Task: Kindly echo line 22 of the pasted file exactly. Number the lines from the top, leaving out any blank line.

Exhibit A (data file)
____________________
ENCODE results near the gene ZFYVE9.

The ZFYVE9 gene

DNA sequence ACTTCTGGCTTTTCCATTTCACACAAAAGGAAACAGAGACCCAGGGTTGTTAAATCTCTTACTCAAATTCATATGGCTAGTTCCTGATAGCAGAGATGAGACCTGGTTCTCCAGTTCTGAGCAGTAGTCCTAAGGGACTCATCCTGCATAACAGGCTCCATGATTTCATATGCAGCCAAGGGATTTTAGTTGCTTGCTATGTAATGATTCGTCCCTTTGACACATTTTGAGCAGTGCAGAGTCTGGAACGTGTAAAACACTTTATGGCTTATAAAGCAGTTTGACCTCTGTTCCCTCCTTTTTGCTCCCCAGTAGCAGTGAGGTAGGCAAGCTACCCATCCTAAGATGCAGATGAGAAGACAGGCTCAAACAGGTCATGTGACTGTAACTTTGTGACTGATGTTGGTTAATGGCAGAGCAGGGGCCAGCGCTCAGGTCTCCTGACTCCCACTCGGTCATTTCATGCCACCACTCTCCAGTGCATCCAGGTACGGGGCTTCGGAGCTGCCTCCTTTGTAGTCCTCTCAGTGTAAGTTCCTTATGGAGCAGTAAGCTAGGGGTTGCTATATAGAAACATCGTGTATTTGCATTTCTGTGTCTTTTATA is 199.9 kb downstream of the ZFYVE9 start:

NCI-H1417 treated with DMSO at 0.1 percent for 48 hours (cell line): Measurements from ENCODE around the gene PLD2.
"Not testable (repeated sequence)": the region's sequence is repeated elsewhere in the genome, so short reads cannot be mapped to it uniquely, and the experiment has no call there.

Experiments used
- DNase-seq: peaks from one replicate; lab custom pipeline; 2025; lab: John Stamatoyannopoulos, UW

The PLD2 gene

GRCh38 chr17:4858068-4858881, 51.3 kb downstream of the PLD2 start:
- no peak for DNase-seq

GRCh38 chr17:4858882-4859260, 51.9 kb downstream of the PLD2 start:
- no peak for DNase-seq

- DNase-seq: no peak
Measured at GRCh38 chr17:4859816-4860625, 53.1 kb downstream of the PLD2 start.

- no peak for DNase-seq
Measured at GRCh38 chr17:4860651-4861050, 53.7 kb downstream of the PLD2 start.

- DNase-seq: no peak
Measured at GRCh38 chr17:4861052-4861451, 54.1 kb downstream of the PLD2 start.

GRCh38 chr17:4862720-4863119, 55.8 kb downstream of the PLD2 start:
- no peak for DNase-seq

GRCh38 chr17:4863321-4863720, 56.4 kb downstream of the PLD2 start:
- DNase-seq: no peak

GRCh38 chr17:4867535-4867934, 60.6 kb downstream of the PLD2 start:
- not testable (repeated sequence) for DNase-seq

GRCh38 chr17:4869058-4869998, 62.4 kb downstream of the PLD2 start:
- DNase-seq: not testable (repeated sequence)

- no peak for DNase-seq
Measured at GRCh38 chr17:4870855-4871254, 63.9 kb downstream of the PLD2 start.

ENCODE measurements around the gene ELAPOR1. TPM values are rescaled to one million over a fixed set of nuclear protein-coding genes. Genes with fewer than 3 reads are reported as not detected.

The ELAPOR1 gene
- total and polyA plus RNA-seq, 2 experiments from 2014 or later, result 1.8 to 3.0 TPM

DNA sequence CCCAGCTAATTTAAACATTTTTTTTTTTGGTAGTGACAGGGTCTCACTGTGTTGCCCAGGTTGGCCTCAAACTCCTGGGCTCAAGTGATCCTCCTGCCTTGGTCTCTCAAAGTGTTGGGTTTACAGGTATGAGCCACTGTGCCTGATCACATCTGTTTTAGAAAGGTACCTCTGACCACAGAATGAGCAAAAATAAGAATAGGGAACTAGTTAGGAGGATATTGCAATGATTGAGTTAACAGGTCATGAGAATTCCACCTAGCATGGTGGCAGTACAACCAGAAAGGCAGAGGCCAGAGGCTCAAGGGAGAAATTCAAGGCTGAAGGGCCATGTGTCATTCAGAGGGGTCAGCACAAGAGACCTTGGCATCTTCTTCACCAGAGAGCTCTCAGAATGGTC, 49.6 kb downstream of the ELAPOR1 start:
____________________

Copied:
- DNase-seq: no peak